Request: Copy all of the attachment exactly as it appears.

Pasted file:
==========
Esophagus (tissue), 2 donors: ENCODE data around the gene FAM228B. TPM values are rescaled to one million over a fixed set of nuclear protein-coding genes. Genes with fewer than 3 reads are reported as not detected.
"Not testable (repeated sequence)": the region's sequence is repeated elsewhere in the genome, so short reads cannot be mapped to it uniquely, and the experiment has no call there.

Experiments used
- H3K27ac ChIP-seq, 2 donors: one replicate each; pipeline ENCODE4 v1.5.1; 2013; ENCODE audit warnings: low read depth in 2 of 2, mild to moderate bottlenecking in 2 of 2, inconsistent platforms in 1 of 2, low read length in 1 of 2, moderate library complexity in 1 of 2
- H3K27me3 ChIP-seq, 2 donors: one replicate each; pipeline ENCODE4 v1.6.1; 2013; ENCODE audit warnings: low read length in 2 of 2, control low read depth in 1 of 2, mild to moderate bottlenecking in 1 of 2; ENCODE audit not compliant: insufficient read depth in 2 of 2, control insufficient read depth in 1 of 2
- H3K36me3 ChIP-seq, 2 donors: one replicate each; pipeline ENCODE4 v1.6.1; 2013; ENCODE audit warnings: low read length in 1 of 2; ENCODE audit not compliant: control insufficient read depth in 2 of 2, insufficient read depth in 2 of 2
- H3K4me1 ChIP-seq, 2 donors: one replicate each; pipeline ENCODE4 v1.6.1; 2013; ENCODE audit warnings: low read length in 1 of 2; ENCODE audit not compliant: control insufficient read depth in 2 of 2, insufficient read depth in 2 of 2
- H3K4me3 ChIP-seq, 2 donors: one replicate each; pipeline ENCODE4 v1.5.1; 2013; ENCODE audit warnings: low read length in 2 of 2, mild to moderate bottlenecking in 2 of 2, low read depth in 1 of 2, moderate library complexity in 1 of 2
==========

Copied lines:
Esophagus (tissue), 2 donors: ENCODE data around the gene FAM228B. TPM values are rescaled to one million over a fixed set of nuclear protein-coding genes. Genes with fewer than 3 reads are reported as not detected.
"Not testable (repeated sequence)": the region's sequence is repeated elsewhere in the genome, so short reads cannot be mapped to it uniquely, and the experiment has no call there.

Experiments used
- H3K27ac ChIP-seq, 2 donors: one replicate each; pipeline ENCODE4 v1.5.1; 2013; ENCODE audit warnings: low read depth in 2 of 2, mild to moderate bottlenecking in 2 of 2, inconsistent platforms in 1 of 2, low read length in 1 of 2, moderate library complexity in 1 of 2
- H3K27me3 ChIP-seq, 2 donors: one replicate each; pipeline ENCODE4 v1.6.1; 2013; ENCODE audit warnings: low read length in 2 of 2, control low read depth in 1 of 2, mild to moderate bottlenecking in 1 of 2; ENCODE audit not compliant: insufficient read depth in 2 of 2, control insufficient read depth in 1 of 2
- H3K36me3 ChIP-seq, 2 donors: one replicate each; pipeline ENCODE4 v1.6.1; 2013; ENCODE audit warnings: low read length in 1 of 2; ENCODE audit not compliant: control insufficient read depth in 2 of 2, insufficient read depth in 2 of 2
- H3K4me1 ChIP-seq, 2 donors: one replicate each; pipeline ENCODE4 v1.6.1; 2013; ENCODE audit warnings: low read length in 1 of 2; ENCODE audit not compliant: control insufficient read depth in 2 of 2, insufficient read depth in 2 of 2
- H3K4me3 ChIP-seq, 2 donors: one replicate each; pipeline ENCODE4 v1.5.1; 2013; ENCODE audit warnings: low read length in 2 of 2, mild to moderate bottlenecking in 2 of 2, low read depth in 1 of 2, moderate library complexity in 1 of 2